Lord Denning Cuts The Crap

Lord Denning begins his judgment in Buttes Gas and Oil Co v Hammer and others [1980] 3 All ER 475 with this:

“Abu Musa is a small island in the Arabian Gulf. Early in 1970 oil was discovered nine miles off its shore. Each of two American oil companies claimed the right to exploit it. They started litigating about it in October 1970. Now ten years later the action is nowhere near trial. It has only reached the stage of discovery of documents. On this interlocutory point the argument before us took nine days, with five leading counsel and as many juniors. We have had excursions into the law of the sea, of territorial waters and the continental shelf, into sovereign immunity and diplomatic immunity, into the rules of court and goodness knows what else. No expense has been spared. No stone left unturned. McNeill J in the court below exploded. Even at that stage, when the application was before him, he said that the length of the proceedings was ‘outrageous and comes perilously near to an abuse of the process of the court’. Even more when it reaches us nearly a year later. Still we must go on with it. It looks like outdoing Jarndyce v Jarndyce (see Dickens, Bleak House) except that these litigants are not likely to run out of money.”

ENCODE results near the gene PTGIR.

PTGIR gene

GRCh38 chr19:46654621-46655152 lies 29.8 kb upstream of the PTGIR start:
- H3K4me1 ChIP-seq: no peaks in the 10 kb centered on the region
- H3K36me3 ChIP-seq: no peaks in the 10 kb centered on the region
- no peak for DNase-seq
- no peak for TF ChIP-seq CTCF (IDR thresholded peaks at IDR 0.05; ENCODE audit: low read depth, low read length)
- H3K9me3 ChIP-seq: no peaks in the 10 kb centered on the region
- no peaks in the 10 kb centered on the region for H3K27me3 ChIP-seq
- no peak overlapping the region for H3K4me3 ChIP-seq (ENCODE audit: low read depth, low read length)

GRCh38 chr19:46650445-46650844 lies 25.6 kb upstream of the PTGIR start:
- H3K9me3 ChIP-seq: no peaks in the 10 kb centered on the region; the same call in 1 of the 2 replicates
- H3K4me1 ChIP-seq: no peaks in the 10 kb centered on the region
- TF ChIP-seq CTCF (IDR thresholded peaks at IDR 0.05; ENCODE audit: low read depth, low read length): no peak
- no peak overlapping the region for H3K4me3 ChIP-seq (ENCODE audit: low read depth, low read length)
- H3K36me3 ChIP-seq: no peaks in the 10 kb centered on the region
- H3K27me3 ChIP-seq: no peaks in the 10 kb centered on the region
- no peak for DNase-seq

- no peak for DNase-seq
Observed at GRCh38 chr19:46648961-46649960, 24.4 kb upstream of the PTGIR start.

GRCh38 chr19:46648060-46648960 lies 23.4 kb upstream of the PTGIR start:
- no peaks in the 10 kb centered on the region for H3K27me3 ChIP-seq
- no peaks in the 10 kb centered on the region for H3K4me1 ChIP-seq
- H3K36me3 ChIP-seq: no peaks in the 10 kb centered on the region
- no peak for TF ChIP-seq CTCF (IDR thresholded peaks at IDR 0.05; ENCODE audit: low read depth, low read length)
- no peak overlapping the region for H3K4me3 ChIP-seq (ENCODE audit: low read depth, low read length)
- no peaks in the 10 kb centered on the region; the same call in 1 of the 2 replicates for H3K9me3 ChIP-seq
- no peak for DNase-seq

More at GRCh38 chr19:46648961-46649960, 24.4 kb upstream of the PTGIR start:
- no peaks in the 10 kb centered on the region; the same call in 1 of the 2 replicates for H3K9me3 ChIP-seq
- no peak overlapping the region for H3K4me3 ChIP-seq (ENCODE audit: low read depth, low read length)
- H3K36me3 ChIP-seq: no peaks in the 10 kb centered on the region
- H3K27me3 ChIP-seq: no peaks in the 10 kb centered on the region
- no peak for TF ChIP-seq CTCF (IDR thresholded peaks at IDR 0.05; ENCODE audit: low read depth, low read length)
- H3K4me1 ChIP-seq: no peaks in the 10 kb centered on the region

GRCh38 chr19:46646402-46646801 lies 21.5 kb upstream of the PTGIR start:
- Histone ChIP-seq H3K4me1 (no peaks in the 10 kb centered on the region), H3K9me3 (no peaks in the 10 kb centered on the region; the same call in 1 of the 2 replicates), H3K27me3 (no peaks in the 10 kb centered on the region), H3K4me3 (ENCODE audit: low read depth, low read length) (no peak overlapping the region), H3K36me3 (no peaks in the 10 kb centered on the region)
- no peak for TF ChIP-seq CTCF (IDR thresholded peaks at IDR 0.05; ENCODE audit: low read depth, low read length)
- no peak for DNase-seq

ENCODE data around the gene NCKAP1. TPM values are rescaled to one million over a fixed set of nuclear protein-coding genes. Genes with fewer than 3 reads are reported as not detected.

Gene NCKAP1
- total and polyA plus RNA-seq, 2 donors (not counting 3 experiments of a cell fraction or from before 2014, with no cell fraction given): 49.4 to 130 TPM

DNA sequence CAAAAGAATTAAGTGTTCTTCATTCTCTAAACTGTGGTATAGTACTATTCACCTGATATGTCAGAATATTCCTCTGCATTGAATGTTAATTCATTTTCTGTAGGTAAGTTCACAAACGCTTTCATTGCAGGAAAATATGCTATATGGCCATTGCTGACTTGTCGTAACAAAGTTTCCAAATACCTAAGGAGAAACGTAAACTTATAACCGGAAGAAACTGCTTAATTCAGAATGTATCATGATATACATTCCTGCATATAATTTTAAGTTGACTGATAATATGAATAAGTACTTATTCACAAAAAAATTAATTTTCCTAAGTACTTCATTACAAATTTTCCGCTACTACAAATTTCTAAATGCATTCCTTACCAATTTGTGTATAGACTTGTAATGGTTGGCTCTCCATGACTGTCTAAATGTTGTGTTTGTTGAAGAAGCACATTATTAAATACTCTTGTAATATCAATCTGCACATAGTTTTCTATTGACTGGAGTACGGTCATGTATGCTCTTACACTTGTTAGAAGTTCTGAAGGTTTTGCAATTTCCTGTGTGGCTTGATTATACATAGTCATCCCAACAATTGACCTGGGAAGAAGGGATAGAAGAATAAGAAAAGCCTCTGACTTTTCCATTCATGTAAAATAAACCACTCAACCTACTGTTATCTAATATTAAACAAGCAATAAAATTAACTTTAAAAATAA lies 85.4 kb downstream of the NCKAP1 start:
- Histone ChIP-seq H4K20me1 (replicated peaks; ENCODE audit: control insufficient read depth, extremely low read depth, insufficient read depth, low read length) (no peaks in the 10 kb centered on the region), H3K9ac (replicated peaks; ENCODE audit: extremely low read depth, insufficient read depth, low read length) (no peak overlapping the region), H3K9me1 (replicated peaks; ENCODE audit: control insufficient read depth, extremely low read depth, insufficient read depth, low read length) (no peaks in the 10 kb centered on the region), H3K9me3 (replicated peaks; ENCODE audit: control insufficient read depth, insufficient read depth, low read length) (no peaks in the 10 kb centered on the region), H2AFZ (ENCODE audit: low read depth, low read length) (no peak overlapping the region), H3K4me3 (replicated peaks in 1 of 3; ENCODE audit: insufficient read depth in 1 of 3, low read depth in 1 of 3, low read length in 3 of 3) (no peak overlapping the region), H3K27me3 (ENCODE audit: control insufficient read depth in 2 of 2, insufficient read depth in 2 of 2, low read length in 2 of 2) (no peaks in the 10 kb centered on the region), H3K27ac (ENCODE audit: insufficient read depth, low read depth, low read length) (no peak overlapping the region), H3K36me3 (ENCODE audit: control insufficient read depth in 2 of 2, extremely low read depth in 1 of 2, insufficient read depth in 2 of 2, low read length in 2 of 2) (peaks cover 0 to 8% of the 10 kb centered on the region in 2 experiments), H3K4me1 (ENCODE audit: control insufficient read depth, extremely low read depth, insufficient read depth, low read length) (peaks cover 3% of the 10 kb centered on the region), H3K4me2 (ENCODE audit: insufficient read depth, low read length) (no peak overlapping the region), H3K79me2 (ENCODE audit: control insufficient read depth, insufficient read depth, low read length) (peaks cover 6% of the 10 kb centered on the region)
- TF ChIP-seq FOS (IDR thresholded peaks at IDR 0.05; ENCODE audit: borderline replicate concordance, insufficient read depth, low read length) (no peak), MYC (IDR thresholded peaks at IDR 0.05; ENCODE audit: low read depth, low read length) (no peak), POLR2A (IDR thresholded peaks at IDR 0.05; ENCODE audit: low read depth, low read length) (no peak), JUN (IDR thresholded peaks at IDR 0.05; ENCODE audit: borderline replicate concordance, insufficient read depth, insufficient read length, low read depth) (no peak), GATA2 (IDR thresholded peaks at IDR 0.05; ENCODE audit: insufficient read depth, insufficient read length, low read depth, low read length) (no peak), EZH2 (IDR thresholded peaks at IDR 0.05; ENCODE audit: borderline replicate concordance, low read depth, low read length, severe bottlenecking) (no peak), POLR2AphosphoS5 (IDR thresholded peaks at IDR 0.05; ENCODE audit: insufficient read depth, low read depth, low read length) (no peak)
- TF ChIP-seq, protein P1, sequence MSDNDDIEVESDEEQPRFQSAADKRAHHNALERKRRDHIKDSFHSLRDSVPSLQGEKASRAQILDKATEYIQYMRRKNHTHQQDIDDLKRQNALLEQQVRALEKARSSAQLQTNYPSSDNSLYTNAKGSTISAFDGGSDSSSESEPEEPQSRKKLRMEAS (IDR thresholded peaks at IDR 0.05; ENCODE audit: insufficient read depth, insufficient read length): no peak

And ends with this:

“I return to where I started. This is merely an application for discovery of documents. Yet it has taken the master, the judge and the Court of Appeal many days of argument and many pages of judgments. All the territorial matters under discussion have passed into history. They were settled by international agreement eight years ago. The continental shelf of the Arabian Gulf has been apportioned out. The oil revenues have been divided by agreement. All that is left is this interminable action arising out of a speech by Dr Armand Hammer on 5 October 1970 at the Great Eastern Hotel in London. It is high time to let bygones be bygones. I would not allow any further discovery by either side. Let these two oil companies fight it out as best they can with such materials as they have available or can get hold of. By subpoena or otherwise. There is quite enough of it in all conscience. Take out a summons for directions. Either side can demand that it be tried by a jury. I pity the jury. Set the action down for trial at once. Let it hang about no longer. For goodness sake get rid of it one way or the other.”

Lord Denning rOxOrs so hard sometimes.